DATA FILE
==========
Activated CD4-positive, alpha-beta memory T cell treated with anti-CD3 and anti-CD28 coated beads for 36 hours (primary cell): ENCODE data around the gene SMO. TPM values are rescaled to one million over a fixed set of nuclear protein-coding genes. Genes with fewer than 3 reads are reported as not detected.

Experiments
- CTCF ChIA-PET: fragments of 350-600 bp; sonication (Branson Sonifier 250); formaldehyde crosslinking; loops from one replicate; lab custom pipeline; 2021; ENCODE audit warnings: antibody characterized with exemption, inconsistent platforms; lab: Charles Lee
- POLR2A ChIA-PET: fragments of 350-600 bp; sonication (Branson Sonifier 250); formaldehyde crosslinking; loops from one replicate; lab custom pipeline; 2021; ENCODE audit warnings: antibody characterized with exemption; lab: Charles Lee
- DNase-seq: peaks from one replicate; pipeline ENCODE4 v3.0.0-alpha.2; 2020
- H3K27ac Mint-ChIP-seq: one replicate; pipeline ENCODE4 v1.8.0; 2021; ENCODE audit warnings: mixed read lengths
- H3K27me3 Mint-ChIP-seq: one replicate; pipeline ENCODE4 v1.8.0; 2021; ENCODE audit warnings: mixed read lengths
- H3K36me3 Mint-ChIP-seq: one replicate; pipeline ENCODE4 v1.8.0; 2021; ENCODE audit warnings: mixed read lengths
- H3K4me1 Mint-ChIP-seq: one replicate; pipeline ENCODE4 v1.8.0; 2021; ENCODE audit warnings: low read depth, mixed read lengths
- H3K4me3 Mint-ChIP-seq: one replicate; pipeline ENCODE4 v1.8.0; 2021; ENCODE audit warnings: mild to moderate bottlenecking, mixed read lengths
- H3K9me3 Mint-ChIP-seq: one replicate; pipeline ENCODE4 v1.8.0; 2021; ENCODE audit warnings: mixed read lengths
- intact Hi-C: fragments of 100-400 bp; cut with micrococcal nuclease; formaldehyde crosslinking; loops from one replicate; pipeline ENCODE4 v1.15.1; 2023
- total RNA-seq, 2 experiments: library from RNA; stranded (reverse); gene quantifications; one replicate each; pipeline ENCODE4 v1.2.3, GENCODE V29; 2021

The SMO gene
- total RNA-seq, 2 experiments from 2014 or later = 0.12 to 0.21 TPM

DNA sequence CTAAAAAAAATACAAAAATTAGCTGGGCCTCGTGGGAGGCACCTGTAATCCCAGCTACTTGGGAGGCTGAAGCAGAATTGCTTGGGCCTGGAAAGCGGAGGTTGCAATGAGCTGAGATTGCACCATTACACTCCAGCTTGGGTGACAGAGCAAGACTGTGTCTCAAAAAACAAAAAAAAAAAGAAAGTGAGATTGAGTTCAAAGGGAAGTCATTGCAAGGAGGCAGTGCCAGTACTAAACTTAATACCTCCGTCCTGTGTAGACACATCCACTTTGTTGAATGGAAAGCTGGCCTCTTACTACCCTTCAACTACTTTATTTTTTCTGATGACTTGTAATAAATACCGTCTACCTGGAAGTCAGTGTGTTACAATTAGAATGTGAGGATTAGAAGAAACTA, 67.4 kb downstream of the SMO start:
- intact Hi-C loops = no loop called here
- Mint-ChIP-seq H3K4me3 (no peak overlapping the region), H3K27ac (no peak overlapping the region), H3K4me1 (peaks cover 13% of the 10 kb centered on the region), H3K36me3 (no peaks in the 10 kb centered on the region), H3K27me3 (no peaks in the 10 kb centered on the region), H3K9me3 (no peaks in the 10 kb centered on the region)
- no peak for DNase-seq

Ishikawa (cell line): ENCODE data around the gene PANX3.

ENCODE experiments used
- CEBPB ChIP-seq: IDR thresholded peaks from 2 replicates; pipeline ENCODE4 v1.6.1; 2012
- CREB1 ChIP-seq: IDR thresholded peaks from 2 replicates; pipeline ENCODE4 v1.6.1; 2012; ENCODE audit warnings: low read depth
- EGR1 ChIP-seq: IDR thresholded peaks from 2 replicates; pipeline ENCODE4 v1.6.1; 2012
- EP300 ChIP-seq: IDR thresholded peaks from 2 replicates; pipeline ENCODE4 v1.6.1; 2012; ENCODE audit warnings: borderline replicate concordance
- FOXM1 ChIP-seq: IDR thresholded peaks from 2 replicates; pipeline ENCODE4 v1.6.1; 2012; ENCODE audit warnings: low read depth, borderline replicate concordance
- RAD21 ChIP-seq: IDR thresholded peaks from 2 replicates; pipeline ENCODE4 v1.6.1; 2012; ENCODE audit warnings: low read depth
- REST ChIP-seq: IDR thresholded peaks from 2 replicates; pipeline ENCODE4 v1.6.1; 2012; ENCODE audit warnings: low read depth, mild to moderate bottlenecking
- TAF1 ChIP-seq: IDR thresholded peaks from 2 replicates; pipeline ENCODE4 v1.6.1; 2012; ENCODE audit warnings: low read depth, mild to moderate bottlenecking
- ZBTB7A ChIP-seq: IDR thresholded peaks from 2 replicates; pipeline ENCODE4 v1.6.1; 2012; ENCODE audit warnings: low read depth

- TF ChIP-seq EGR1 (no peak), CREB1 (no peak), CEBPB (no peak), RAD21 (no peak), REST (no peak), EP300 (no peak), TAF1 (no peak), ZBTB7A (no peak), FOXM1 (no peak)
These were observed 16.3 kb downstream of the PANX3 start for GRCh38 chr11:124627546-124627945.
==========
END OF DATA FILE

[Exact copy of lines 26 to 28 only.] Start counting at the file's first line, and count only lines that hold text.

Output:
- FOXM1 ChIP-seq: IDR thresholded peaks from 2 replicates; pipeline ENCODE4 v1.6.1; 2012; ENCODE audit warnings: low read depth, borderline replicate concordance
- RAD21 ChIP-seq: IDR thresholded peaks from 2 replicates; pipeline ENCODE4 v1.6.1; 2012; ENCODE audit warnings: low read depth
- REST ChIP-seq: IDR thresholded peaks from 2 replicates; pipeline ENCODE4 v1.6.1; 2012; ENCODE audit warnings: low read depth, mild to moderate bottlenecking